Energy drives the global economy, and access to energy has a direct correlation to economic growth and human development. However, around the world large regions and populations do not have access to energy that is reliable, affordable, and environmentally sustainable. Communities that lack access to energy – whether because of a lack of energy resources or a lack of infrastructure to support its delivery – will continue to be disadvantaged. Historically, governments and communities have solved this problem through large centralized energy generation and infrastructure projects that bring energy to remote, rural, or undeveloped areas. But a centralized solution does not have to be the only solution. Today there are an increasing number of technologies and systems that generate and distribute energy on a scale more appropriate for small communities, organizations, or even individuals. However, these technologies face several key barriers: efficiency, reliability, durability, cost, environmental sustainability, and regulatory acceptance.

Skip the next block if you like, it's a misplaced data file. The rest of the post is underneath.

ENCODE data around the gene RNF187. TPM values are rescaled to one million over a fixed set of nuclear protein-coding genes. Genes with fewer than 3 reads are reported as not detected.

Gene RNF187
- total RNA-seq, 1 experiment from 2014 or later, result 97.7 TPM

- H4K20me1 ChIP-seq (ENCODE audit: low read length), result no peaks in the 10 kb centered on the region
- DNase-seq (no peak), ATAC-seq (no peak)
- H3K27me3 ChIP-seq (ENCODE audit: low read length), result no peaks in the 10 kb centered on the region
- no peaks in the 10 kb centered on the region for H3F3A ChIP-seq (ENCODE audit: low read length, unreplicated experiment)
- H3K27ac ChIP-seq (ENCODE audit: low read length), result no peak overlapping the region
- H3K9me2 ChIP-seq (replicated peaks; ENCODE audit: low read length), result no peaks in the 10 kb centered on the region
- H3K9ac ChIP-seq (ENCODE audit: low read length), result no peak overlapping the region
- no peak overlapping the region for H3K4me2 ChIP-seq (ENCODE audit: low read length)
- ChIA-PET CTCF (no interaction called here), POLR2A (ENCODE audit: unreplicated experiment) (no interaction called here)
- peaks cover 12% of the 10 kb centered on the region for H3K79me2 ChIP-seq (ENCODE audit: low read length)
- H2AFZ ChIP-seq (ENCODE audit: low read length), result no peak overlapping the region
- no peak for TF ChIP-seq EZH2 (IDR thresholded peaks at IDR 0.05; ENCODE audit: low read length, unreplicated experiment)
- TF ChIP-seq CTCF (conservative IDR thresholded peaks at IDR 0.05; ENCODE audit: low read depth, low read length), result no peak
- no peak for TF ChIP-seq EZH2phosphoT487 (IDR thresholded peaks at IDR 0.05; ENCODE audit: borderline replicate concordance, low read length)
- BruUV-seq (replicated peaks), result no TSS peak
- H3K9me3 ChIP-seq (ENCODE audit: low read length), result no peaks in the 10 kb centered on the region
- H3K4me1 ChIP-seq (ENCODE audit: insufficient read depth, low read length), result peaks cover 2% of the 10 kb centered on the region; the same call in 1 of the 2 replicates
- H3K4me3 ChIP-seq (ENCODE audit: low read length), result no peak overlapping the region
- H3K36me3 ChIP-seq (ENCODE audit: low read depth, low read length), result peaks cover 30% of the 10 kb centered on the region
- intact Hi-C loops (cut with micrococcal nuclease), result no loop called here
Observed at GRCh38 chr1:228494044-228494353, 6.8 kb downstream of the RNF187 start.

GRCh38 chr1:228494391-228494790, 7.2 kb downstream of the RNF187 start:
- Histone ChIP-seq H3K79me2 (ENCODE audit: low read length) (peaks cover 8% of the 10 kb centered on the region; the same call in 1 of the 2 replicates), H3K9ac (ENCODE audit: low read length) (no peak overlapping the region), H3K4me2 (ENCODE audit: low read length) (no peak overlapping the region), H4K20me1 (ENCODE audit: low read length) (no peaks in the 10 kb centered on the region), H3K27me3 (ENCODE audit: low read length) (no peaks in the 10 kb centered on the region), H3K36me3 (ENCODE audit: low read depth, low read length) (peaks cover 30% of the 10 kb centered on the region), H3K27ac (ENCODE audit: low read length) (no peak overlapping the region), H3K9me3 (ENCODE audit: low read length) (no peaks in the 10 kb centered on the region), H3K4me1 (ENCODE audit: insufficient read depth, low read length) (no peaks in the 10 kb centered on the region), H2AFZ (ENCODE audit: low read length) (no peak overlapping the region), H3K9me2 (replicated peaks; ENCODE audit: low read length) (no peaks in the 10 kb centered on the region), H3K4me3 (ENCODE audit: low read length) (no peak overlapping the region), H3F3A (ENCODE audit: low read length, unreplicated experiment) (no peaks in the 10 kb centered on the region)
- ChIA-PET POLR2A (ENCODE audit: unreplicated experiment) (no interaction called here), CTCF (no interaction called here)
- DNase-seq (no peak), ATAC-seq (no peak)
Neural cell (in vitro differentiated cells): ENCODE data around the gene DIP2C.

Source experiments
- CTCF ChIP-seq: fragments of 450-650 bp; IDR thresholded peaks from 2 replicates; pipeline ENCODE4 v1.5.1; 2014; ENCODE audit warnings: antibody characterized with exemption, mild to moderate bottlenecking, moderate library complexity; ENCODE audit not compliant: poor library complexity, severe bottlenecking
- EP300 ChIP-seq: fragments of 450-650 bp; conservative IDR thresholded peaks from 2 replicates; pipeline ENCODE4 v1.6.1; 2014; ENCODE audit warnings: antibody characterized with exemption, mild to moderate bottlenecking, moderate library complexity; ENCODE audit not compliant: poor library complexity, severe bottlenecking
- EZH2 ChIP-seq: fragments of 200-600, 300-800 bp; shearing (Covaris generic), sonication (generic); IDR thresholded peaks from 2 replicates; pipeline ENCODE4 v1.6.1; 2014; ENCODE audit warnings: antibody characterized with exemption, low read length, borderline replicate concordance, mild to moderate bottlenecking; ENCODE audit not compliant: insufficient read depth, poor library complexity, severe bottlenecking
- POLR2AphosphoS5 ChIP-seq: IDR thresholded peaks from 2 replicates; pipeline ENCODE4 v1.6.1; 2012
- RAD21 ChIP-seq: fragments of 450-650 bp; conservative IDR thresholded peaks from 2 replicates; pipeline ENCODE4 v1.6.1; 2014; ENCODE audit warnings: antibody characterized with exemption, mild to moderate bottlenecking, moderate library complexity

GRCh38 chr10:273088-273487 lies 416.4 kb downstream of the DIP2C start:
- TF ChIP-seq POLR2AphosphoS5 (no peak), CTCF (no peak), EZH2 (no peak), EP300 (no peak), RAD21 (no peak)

A prize could focus on demonstrating a single type of distributed generation (such as solar) or incentivizing integration of multiple technologies for distributed generation, energy storage, and/or distribution (such as in a microgrid). The winning team might be asked to achieve a combination of requirements critical to adoption in the real world, such as 24/7 reliability, low or zero emissions, cost below TBD $/kwh, operation at extreme temperatures, and modularity/scalability.
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